Are you seeking a divorce, but concerned about the societal/financial implications of going through with it? Every year, hundreds of litigants file for divorce, seeking the dissolution of their marriage. Typically, the litigant wants a fresh start, wants to disassociate from their spouse both socially and financially, and wants to move on with their life. Occasionally, the litigant is concerned about issues such as the social stigma of divorcing. Sometimes, they are concerned about what a divorce would do to their children. There can also be financial concerns. The litigant might worry about being removed from her spouse’s health insurance plan once the divorce is finalized and they are no longer married.
For those with such concerns, there is a rarely used remedy called a Divorce from Bed and Board. What is a Divorce from Bed and Board? It is essentially a legal separation that allows the marriage to remain intact. In a Divorce from Bed and Board, issues such as custody of children, child support, alimony and the division of the marital estate can be agreed upon and decided. However, the two spouses remain legally married. This means that one spouse can likely remain on the other spouse’s health insurance policy. In the event of reconciliation, the parties do not have to remarry as the original marriage never ended.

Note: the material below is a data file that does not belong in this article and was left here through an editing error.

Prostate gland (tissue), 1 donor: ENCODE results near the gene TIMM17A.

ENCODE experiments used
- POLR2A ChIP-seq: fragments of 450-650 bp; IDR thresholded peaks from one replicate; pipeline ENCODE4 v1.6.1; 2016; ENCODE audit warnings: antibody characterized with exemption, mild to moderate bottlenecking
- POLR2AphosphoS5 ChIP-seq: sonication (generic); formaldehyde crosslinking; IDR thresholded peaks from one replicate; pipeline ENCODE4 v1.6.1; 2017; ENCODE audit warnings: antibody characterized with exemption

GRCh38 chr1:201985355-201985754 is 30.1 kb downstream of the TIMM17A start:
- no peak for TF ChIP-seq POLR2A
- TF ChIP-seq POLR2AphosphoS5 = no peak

This is precisely what one of our clients was looking for when they sought our services. The client wanted to separate from her spouse. She wanted a custody and child support agreement in place. She wanted to avoid the stigma of divorce for both herself and her children. Finally, she wanted her spouse to be able to remain on her health insurance policy. We were able to secure a Divorce from Bed and Board for the client. Part of the Judgment included a settlement agreement which spelled out the custody arrangements for the children, the child support as well as the division of assets. Even with all of these details worked out and put into a legally binding Judgment, the client remained legally married to her spouse.
There are potential downsides to the Divorce from Bed and Board as well. Since it is not an actual divorce, the litigant must go through the process anew and file a new complaint in the event that she wants an official Divorce. This can be both time consuming and expensive. For this reason, a litigant should think carefully before opting for a Divorce from Bed and Board.